Affiliation: Molecular Imaging Program at Stanford (MIPS), Department of Radiology and Bio-X Program, Stanford University School of Medicine, Stanford, CA 94305-5484, USA.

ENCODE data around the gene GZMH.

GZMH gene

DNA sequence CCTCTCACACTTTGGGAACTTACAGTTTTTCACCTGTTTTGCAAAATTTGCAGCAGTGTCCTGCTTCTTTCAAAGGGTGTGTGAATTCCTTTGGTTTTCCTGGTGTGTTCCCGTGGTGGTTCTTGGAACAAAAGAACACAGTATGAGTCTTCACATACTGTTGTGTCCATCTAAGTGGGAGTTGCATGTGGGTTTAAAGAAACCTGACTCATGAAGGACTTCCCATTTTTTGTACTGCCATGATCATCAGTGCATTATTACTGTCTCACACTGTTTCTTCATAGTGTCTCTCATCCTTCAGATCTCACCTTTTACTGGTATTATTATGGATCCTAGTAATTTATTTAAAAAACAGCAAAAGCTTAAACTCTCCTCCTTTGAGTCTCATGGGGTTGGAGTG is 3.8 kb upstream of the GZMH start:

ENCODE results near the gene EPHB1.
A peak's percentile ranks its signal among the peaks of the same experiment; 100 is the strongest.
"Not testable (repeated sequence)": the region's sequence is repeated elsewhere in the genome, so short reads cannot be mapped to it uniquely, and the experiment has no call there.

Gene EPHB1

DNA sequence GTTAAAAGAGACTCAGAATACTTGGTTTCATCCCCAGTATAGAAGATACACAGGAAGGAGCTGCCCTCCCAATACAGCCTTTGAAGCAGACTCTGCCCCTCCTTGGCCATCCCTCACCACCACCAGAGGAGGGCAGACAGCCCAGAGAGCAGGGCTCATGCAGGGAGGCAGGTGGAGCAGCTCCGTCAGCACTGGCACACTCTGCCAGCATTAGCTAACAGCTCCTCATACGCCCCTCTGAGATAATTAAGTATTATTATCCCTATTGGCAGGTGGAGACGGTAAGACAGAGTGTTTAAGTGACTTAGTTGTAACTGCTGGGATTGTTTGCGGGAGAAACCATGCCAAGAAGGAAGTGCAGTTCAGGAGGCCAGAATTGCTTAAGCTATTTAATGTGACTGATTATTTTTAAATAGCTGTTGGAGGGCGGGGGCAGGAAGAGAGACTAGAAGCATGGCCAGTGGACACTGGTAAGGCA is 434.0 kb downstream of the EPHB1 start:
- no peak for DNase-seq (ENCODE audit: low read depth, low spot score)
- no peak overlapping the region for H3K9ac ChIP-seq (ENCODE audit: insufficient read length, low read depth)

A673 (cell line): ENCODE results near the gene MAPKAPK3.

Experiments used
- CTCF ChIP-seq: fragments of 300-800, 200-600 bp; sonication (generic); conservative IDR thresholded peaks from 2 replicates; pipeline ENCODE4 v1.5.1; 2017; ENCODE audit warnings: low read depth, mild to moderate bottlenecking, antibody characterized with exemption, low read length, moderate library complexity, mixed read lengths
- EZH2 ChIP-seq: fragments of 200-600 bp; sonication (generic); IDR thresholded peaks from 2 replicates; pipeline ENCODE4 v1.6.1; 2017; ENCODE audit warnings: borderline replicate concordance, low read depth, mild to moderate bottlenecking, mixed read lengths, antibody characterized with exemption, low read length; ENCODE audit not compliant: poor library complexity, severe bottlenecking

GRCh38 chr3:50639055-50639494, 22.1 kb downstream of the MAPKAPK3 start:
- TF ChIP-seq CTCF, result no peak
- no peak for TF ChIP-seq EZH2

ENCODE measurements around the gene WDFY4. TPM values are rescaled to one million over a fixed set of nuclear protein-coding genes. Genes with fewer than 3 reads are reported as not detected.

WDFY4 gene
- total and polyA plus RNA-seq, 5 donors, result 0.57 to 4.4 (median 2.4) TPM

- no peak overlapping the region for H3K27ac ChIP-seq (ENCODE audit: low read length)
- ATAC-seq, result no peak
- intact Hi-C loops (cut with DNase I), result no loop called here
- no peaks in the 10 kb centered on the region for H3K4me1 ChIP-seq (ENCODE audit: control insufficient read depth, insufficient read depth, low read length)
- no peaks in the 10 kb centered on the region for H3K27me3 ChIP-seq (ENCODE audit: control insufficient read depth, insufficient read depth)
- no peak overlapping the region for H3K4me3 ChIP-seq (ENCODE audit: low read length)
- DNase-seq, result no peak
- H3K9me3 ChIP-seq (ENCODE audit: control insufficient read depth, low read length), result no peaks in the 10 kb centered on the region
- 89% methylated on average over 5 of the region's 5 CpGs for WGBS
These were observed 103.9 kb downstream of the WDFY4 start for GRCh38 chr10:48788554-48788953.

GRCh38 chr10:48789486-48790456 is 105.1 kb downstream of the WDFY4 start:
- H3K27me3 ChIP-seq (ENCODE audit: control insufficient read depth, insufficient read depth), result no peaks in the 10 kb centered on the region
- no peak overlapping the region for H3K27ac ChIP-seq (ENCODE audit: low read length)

Angiogenesis, the formation of new blood vessels from pre-existing vasculature, is a fundamental process during cancer progression. Anti-angiogenic strategies have been pursued for cancer treatment and prevention of cancer recurrence and metastasis. Integrins are a family of cell adhesion molecules consisting of two non-covalently bound transmembrane subunits (α3 and β). Much research has demonstrated that integrin signaling plays a key role in tumor angiogenesis and metastasis. Integrin αvβ3 is highly expressed on activated endothelial cells and tumor cells but is not present in resting endothelial cells and most normal organ systems, which makes it a suitable target for anti-angiogenic cancer therapy. In this review we will focus on cancer therapy targeting integrin αvβ3 while other integrins (such as α5β1, αIIbβ3, αvβ5, α6β4) will only be briefly mentioned when relevant. MEDI-522 (a humanized anti-human integrin avb3 monoclonal antibody) and Cilengitide (cyclic peptidic integrin αvβ3 /αvβ5 antagonist) are currently in clinical trials for anti-angiogenic cancer therapy. Small interfering RNA (siRNA) that specifically silences integrin αv and/or β3 was reported to cause tumor shrinkage in preclinical xenograft models. Combination of anti-integrin αvβ3 therapy and other therapeutic approaches (such as chemotherapy, radiotherapy and gene therapy) has also been applied for cancer treatment. Mounting evidence suggests that there is potentially synergistic effect of combined therapeutic approaches over single modality alone. Lastly, integrin targeted delivery (drugs, genes, and radioisotopes) and imaging (optical, MRI, ultrasound, SPECT, and PET) is discussed in detail.